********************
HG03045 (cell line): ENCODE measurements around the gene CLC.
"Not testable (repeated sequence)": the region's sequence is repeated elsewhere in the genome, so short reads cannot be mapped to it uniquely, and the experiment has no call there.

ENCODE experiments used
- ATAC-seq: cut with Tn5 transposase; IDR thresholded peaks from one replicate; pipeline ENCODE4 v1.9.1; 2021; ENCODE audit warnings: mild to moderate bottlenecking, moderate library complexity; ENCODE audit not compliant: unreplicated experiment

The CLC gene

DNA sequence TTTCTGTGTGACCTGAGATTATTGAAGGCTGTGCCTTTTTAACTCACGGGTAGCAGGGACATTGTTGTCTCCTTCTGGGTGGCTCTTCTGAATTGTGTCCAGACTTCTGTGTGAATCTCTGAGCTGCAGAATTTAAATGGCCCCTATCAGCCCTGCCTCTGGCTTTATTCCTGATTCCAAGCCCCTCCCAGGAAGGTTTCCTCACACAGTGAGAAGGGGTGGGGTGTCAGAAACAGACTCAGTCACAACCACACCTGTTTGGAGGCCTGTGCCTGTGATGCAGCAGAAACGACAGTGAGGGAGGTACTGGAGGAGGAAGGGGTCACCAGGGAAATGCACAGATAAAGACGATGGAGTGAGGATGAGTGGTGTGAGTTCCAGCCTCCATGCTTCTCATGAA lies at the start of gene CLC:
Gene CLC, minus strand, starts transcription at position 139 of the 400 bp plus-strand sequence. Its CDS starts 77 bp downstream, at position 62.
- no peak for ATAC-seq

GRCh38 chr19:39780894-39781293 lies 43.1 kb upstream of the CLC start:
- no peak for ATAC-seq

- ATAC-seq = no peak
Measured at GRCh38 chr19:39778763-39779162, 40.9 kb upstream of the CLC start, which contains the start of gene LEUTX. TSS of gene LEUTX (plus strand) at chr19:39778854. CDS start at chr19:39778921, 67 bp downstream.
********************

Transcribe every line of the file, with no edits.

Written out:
HG03045 (cell line): ENCODE measurements around the gene CLC.
"Not testable (repeated sequence)": the region's sequence is repeated elsewhere in the genome, so short reads cannot be mapped to it uniquely, and the experiment has no call there.

ENCODE experiments used
- ATAC-seq: cut with Tn5 transposase; IDR thresholded peaks from one replicate; pipeline ENCODE4 v1.9.1; 2021; ENCODE audit warnings: mild to moderate bottlenecking, moderate library complexity; ENCODE audit not compliant: unreplicated experiment

The CLC gene

DNA sequence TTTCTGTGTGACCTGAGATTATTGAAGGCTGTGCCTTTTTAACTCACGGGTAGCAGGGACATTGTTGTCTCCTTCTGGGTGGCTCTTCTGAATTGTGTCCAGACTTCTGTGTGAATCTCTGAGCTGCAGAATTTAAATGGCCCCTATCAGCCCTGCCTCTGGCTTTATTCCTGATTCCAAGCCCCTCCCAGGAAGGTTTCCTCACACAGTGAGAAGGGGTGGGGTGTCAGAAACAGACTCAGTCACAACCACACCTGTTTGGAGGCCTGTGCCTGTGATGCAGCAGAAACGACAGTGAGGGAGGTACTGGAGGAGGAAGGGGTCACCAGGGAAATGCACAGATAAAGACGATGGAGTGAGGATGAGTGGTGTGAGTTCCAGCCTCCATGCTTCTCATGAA lies at the start of gene CLC:
Gene CLC, minus strand, starts transcription at position 139 of the 400 bp plus-strand sequence. Its CDS starts 77 bp downstream, at position 62.
- no peak for ATAC-seq

GRCh38 chr19:39780894-39781293 lies 43.1 kb upstream of the CLC start:
- no peak for ATAC-seq

- ATAC-seq = no peak
Measured at GRCh38 chr19:39778763-39779162, 40.9 kb upstream of the CLC start, which contains the start of gene LEUTX. TSS of gene LEUTX (plus strand) at chr19:39778854. CDS start at chr19:39778921, 67 bp downstream.